Buffer Accounts for Retirement Longevity

With the markets making new highs daily there is not much to worry about when contemplating retirement planning.  Set it and forget is the mentality taking root in investor’s minds as the markets are pricing in the Trump agenda of tax cuts, infrastructure spending and health care reform.  We have seen this before, like a calm summer’s day with the sun shining and the winds calm.  This is a great time to be an investor with money.  The upcoming generation may not have it so good as some time in the future debt will have to be dealt with, but the future be damned right now.

 

Should storm clouds ever start to build on the horizon, the use of buffer accounts can be a valuable tool for investors, especially middle class retirees, to use in the event they do not want to further deplete their retirement when things are not so rosy and markets are retreating.  What are buffer accounts?  Well, they may be simply cash on the sidelines in a savings or brokerage account, property owned other than one’s principal residence, an income annuity that pays a monthly income for the balance of an investor’s life or gold stored away.  Another often overlooked option that is gaining popularity is the use of a home equity line of credit through a reverse mortgage.  Reverse mortgages have had a bad name for years as the outrageous upfront costs made them untenable to most investors.  Even today you can get a really bad deal on a reverse mortgage by watching television and following the advice of Tom Selleck or Henry Winkler.  There are alternatives available, although they may be harder to find, offering a reasonable mortgage origination fee and the best time to originate a reverse mortgage is when interest rates are low and an investor is close to age 62, the age when reverse mortgages are available.  What makes this a good choice for retirees is that with a line of credit reverse mortgage the balance available will grow over time if it is not used and an investor can use this line of credit as a source of monthly income should the markets drop and taking money out of a retirement plan is not an appealing option.  The use of the line credit gives an investor time to wait out a bad market cycle thereby extending the life of a retirement account by many years.  Another good feature of using a reverse mortgage line of credit as a buffer account vs an income annuity is that you do not need to come up with a large upfront investment, as you do with an annuity, thereby allowing you to keep your cash liquid.  Income annuities also have the issue of locking in your funds for life thereby limiting your ability to leave a legacy to your family.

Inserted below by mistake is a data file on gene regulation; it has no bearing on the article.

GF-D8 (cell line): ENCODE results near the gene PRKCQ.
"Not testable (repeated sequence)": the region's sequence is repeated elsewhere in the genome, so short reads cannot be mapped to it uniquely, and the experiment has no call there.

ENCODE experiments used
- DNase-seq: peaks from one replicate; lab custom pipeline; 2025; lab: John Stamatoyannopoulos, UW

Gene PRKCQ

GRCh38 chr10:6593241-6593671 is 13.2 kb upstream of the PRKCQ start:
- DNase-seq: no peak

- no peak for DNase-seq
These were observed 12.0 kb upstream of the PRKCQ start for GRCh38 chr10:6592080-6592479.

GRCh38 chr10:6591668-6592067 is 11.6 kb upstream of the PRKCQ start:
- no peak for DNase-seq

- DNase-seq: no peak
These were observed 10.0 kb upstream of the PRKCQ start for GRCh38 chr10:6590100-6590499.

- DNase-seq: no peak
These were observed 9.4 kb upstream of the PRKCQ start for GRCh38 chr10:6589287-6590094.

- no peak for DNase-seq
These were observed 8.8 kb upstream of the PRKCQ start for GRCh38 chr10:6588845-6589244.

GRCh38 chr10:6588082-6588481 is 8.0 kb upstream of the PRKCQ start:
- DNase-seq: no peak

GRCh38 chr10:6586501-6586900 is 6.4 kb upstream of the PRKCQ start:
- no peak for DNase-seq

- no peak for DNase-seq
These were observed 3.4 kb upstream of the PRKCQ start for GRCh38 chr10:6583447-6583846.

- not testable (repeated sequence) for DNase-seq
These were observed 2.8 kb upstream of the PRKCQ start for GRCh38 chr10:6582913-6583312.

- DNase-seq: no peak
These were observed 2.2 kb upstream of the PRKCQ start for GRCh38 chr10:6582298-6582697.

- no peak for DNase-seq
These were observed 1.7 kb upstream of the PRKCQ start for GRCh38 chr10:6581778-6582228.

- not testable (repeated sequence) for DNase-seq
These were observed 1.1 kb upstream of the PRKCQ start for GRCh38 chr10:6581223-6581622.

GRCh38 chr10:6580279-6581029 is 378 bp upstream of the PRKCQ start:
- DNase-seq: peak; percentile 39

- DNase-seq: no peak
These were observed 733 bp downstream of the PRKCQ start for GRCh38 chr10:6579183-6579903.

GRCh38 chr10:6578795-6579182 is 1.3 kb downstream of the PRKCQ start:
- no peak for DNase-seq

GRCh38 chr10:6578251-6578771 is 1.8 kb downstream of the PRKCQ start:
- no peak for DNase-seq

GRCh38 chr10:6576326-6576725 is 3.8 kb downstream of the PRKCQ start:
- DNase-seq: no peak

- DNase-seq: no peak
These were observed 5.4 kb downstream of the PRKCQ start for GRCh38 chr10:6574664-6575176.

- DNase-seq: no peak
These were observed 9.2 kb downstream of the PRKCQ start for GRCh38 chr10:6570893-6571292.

Now is a good time to think about buffer accounts as this market may be discounting potential gains far into the future.  It is not uncommon for markets to take years to digest gains as corrections do not always come quickly as they did in 2008/09.  A slow drip of a correction is much more painful as the end seems like it is never in sight.   Think buffer to ease the suffer.